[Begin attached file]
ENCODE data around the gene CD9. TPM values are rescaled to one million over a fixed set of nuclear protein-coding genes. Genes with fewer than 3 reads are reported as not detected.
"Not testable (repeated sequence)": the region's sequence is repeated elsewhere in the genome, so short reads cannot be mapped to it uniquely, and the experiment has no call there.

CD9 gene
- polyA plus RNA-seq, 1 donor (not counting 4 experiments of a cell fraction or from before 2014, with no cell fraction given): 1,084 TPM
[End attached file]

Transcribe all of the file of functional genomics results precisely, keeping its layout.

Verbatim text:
ENCODE data around the gene CD9. TPM values are rescaled to one million over a fixed set of nuclear protein-coding genes. Genes with fewer than 3 reads are reported as not detected.
"Not testable (repeated sequence)": the region's sequence is repeated elsewhere in the genome, so short reads cannot be mapped to it uniquely, and the experiment has no call there.

CD9 gene
- polyA plus RNA-seq, 1 donor (not counting 4 experiments of a cell fraction or from before 2014, with no cell fraction given): 1,084 TPM